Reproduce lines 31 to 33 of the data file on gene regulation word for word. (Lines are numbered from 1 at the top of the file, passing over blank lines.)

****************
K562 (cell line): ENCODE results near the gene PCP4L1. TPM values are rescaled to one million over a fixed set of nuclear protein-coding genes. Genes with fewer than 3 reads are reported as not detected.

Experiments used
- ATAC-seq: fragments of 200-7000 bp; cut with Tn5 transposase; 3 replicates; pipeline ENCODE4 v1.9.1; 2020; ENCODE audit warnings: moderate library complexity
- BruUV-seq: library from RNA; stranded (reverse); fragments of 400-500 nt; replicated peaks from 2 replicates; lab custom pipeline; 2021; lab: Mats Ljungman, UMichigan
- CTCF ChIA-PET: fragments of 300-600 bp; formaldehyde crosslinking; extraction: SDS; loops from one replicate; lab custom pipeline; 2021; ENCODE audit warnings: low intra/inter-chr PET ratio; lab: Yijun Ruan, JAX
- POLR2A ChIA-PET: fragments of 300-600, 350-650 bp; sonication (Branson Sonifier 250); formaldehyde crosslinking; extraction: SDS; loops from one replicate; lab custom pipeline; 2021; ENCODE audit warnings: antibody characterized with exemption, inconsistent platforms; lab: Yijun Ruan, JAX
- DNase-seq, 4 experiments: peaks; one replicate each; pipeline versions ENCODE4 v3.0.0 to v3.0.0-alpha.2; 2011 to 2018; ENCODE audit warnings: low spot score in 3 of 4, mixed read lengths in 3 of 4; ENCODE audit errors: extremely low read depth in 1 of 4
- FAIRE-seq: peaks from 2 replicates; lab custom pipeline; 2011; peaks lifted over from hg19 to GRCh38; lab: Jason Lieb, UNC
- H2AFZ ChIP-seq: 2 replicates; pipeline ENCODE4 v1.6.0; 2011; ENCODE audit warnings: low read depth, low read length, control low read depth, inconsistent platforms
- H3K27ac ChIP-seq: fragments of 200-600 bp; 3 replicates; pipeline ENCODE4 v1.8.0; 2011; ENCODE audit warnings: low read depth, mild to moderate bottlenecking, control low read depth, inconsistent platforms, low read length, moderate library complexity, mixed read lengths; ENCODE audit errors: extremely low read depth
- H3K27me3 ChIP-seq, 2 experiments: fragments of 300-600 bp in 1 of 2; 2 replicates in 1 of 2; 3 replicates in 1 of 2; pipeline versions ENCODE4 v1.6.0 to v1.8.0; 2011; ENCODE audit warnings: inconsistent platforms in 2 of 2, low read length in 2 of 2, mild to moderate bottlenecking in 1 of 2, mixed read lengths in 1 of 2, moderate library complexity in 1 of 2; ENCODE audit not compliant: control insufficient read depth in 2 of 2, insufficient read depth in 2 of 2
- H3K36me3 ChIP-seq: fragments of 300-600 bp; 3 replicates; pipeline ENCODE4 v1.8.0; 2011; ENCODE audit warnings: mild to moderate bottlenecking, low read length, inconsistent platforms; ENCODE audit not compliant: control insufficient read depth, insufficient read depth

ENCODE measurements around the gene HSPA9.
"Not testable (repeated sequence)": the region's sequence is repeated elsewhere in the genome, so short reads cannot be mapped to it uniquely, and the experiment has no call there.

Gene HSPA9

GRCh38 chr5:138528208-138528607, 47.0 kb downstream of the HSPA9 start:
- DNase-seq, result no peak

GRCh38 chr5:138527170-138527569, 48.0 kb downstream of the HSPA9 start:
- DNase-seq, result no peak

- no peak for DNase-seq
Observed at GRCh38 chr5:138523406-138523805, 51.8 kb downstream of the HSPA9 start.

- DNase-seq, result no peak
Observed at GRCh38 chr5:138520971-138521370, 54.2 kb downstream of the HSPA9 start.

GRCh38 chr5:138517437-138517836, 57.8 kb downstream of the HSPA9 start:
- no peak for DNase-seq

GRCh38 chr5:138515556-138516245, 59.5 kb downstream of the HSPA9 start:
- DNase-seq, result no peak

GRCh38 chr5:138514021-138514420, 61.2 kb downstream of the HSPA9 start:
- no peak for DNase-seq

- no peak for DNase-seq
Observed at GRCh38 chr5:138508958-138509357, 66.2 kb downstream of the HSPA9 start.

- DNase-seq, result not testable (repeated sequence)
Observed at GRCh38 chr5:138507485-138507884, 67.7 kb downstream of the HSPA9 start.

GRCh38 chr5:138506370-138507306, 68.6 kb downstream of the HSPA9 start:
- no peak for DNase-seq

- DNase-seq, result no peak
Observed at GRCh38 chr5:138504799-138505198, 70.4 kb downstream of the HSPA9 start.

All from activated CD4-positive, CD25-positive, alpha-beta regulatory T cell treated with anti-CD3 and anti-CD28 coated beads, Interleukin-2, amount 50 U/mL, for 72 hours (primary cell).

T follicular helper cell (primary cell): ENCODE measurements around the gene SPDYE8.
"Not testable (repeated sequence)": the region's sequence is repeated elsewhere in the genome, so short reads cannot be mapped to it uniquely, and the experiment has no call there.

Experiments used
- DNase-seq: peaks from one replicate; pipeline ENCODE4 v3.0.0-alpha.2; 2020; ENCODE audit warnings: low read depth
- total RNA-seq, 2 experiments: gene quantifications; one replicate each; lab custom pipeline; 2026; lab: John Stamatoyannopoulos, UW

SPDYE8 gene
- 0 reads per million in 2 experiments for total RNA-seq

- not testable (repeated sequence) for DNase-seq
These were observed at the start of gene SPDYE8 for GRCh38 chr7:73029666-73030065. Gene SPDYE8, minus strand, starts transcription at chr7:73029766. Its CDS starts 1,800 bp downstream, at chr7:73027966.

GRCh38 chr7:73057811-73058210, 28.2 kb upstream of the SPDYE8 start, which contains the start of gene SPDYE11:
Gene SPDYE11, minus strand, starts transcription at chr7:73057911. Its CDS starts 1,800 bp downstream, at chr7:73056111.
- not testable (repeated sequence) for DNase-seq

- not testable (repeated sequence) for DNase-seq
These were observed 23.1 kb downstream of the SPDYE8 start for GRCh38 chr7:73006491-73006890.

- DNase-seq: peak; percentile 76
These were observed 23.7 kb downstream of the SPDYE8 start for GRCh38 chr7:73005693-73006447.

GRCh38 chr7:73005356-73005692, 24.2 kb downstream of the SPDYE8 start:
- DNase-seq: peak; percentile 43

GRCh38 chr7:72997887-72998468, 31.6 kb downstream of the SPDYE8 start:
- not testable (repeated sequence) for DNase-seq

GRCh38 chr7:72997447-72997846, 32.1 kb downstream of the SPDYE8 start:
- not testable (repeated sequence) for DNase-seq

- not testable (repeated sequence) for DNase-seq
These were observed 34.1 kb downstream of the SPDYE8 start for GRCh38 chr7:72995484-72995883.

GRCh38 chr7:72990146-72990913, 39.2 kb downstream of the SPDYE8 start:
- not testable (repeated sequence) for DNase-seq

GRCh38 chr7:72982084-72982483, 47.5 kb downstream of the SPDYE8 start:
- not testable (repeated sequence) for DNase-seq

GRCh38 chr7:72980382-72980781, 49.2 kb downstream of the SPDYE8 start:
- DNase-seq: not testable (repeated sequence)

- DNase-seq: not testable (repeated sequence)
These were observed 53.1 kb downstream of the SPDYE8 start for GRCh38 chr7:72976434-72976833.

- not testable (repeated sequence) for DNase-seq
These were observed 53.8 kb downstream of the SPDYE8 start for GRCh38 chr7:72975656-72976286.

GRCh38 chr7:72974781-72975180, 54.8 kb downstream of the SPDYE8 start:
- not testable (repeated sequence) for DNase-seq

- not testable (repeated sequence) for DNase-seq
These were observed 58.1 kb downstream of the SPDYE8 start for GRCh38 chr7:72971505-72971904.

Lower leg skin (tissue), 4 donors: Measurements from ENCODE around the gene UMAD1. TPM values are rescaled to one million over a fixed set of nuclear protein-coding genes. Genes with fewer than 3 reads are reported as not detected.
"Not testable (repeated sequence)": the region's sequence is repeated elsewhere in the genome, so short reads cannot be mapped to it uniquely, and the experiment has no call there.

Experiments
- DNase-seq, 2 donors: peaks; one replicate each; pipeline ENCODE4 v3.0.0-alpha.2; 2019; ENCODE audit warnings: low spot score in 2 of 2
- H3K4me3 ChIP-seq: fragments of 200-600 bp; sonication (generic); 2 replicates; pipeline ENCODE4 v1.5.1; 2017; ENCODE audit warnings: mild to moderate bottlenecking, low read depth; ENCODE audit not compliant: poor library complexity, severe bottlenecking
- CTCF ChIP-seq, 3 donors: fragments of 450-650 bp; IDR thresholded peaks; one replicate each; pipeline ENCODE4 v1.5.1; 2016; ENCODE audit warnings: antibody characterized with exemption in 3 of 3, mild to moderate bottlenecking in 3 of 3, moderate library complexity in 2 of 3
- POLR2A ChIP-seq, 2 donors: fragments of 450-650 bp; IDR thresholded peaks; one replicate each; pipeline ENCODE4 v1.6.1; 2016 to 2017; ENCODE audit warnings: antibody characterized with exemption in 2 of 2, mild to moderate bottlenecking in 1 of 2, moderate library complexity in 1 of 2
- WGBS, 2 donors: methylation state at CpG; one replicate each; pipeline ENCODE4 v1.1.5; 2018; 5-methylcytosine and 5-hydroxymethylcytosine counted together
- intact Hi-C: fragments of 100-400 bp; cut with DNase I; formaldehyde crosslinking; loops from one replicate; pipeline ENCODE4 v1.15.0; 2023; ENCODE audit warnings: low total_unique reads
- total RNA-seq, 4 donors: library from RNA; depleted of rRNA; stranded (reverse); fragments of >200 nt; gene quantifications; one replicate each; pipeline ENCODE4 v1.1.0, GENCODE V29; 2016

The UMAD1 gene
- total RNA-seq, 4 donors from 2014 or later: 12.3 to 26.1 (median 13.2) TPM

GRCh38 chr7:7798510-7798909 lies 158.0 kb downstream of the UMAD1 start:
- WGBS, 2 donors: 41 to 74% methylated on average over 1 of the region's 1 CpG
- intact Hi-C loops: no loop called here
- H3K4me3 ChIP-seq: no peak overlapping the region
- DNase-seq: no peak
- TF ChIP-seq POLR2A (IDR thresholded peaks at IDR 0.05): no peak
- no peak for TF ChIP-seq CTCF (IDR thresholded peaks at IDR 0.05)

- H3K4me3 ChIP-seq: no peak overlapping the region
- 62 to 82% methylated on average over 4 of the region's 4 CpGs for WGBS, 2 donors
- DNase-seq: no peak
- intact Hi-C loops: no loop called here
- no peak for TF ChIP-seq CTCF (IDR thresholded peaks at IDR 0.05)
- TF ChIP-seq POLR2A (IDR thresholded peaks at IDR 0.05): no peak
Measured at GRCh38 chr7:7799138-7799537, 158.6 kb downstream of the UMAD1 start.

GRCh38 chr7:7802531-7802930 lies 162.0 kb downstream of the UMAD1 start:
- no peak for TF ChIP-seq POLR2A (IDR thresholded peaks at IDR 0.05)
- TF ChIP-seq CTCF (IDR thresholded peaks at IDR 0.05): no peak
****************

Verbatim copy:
Observed at GRCh38 chr5:138508958-138509357, 66.2 kb downstream of the HSPA9 start.

- DNase-seq, result not testable (repeated sequence)
Observed at GRCh38 chr5:138507485-138507884, 67.7 kb downstream of the HSPA9 start.